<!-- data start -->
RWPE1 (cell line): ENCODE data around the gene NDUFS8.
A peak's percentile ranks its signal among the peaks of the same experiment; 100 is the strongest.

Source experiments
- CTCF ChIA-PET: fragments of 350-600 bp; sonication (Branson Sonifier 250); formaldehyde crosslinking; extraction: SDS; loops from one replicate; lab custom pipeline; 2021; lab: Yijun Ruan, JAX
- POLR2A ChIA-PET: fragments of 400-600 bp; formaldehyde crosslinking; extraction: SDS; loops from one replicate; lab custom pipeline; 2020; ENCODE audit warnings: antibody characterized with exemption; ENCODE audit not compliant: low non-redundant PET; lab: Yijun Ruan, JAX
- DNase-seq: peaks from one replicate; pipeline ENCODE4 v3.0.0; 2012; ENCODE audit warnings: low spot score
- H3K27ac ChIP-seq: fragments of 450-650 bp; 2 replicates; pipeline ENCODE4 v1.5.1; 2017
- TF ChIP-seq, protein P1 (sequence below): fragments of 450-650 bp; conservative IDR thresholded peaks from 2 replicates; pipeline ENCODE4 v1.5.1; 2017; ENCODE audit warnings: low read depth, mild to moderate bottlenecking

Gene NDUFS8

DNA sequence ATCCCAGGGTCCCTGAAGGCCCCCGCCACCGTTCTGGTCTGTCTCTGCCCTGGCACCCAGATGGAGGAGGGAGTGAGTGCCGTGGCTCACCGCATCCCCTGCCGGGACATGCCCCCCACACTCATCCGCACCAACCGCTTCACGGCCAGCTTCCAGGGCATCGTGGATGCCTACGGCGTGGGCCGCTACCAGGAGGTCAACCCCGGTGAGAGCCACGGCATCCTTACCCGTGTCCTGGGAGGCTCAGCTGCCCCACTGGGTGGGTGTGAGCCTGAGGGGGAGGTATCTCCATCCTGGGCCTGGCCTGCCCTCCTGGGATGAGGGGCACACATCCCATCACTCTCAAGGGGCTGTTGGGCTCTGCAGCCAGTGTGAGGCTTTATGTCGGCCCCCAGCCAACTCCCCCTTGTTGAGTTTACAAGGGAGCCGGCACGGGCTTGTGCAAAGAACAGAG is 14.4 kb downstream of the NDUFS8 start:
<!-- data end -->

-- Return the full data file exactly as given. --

RWPE1 (cell line): ENCODE data around the gene NDUFS8.
A peak's percentile ranks its signal among the peaks of the same experiment; 100 is the strongest.

Source experiments
- CTCF ChIA-PET: fragments of 350-600 bp; sonication (Branson Sonifier 250); formaldehyde crosslinking; extraction: SDS; loops from one replicate; lab custom pipeline; 2021; lab: Yijun Ruan, JAX
- POLR2A ChIA-PET: fragments of 400-600 bp; formaldehyde crosslinking; extraction: SDS; loops from one replicate; lab custom pipeline; 2020; ENCODE audit warnings: antibody characterized with exemption; ENCODE audit not compliant: low non-redundant PET; lab: Yijun Ruan, JAX
- DNase-seq: peaks from one replicate; pipeline ENCODE4 v3.0.0; 2012; ENCODE audit warnings: low spot score
- H3K27ac ChIP-seq: fragments of 450-650 bp; 2 replicates; pipeline ENCODE4 v1.5.1; 2017
- TF ChIP-seq, protein P1 (sequence below): fragments of 450-650 bp; conservative IDR thresholded peaks from 2 replicates; pipeline ENCODE4 v1.5.1; 2017; ENCODE audit warnings: low read depth, mild to moderate bottlenecking

Gene NDUFS8

DNA sequence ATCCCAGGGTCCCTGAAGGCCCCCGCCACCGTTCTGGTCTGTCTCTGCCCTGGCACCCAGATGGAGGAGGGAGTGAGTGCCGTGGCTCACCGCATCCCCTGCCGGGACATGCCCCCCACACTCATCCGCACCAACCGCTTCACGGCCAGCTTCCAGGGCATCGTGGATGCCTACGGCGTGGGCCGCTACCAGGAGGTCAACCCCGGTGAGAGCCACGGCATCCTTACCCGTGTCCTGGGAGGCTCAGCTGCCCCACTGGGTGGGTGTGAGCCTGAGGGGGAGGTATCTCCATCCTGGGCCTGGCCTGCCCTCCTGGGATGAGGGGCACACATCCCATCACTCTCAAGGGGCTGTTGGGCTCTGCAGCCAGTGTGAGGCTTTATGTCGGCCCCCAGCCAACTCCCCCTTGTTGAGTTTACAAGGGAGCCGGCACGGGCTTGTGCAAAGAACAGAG is 14.4 kb downstream of the NDUFS8 start: